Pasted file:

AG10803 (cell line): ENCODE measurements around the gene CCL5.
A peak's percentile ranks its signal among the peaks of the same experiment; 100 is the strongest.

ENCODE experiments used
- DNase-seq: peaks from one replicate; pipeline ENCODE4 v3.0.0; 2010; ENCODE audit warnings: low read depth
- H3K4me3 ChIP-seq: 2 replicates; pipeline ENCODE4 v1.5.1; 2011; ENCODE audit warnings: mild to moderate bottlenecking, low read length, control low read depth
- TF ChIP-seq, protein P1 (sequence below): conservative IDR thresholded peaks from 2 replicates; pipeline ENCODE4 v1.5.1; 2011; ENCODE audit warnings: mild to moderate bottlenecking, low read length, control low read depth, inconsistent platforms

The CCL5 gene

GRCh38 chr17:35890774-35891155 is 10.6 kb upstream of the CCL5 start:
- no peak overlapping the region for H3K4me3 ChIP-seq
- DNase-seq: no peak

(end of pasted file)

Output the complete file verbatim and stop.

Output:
AG10803 (cell line): ENCODE measurements around the gene CCL5.
A peak's percentile ranks its signal among the peaks of the same experiment; 100 is the strongest.

ENCODE experiments used
- DNase-seq: peaks from one replicate; pipeline ENCODE4 v3.0.0; 2010; ENCODE audit warnings: low read depth
- H3K4me3 ChIP-seq: 2 replicates; pipeline ENCODE4 v1.5.1; 2011; ENCODE audit warnings: mild to moderate bottlenecking, low read length, control low read depth
- TF ChIP-seq, protein P1 (sequence below): conservative IDR thresholded peaks from 2 replicates; pipeline ENCODE4 v1.5.1; 2011; ENCODE audit warnings: mild to moderate bottlenecking, low read length, control low read depth, inconsistent platforms

The CCL5 gene

GRCh38 chr17:35890774-35891155 is 10.6 kb upstream of the CCL5 start:
- no peak overlapping the region for H3K4me3 ChIP-seq
- DNase-seq: no peak